This small cemetery is the final resting place of 2 dozen men and women from the 19th and 20th centuries. Few markers remain, due to time, weather and more recently vandals.
The oldest artifact in remaining in the Wawa-Michipicoten area is the headstone of Louisa Mackenzie. She was the wife of Angus Bethune, the chief factor of the Fort Michipicoten Hudson's Bay post, located across the river from this site. She died in 1833. Her headstone was shattered by vandals in the early 1990s but the town has managed to recover all the pieces and restore her marker.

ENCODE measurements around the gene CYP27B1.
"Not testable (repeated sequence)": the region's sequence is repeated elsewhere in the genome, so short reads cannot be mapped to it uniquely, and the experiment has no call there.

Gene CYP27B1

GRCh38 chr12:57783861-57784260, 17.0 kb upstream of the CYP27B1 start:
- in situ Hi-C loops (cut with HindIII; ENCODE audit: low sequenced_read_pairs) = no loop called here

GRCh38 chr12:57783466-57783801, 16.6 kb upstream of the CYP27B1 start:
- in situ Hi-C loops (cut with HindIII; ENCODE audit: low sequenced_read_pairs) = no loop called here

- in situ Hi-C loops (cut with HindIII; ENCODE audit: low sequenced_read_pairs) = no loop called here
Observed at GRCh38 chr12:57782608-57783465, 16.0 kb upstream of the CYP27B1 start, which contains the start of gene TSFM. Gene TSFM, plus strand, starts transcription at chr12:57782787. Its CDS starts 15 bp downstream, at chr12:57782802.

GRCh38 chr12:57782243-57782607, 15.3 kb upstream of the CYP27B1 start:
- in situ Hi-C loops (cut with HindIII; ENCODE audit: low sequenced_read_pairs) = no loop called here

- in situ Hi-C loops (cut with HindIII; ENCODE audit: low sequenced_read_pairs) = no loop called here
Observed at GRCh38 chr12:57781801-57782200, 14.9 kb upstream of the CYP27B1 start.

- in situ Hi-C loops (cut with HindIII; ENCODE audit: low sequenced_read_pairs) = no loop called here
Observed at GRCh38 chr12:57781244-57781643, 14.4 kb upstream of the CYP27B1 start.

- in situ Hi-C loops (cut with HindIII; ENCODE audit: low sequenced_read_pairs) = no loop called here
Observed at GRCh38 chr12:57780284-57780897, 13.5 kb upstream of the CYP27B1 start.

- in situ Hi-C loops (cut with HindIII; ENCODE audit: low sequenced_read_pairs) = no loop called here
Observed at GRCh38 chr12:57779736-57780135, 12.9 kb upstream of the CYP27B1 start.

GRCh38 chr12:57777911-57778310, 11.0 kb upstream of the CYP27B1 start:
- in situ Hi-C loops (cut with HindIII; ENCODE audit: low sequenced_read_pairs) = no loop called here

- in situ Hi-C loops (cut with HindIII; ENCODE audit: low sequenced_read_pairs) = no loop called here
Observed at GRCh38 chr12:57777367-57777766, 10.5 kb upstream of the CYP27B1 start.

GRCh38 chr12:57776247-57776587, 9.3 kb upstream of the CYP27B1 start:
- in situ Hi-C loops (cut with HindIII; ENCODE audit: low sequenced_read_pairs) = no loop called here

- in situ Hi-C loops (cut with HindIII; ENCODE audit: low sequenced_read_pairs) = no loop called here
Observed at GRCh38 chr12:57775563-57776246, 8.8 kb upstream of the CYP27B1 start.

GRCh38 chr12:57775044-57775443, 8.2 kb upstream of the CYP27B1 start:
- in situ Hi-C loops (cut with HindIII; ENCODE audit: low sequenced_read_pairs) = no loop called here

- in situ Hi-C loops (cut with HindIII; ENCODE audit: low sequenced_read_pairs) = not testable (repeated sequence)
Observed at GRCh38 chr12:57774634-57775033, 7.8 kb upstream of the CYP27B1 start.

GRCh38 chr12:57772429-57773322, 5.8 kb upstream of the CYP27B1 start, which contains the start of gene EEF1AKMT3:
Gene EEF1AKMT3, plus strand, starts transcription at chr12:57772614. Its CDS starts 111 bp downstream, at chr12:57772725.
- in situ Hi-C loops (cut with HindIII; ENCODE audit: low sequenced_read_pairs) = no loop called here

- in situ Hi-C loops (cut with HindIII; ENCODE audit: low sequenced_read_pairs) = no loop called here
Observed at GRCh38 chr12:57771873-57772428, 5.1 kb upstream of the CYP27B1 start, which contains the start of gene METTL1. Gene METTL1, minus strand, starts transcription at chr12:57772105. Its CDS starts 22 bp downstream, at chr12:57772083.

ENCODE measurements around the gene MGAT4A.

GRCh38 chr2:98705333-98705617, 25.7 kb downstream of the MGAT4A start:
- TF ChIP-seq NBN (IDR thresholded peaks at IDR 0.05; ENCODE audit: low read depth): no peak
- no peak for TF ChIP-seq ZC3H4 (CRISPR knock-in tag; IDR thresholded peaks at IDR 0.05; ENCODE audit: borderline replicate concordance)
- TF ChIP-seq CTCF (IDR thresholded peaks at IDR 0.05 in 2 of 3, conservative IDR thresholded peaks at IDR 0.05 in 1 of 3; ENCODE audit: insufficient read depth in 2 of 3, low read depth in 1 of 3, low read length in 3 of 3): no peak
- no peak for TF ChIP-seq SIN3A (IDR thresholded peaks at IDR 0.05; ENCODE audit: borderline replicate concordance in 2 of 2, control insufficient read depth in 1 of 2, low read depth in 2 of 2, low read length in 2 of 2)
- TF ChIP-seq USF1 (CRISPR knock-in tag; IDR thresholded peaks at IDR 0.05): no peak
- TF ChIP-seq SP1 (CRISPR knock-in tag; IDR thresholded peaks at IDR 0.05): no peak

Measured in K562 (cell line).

Louisa Mackenzie's father, Roderick was a partner in the forming of the Northwest Company, and was cousin to the famous explorer Alexander Mackenzie who was the first European to cross North America, in 1793. He stayed at the Michipicoten post on his journey.
Louisa was also great-grandmother to Doctor Norman Bethune, who discovered the cure for tuberculosis in the early 1900's. Doctor Bethune is most noted for his work in training the Chinese in the ways of modern medicine before the start of the Second World War. He also set up the first mobile blood transfusion unit while fighting fascist regimes in Europe. The Chinese have honoured him with a statue and plaque at his gravesite in China, also naming a hospital, a medical school and a museum after him. There is also a wonderful museum and memorial at his home in Gravenhurst, Ontario. He died in 1939.
Also buried here is Willaim T. Richardson, former lighthouse keeper who died in 1925 at the Gargantua Harbour lighthouse.
A sign marks the trailhead to the small cemetery.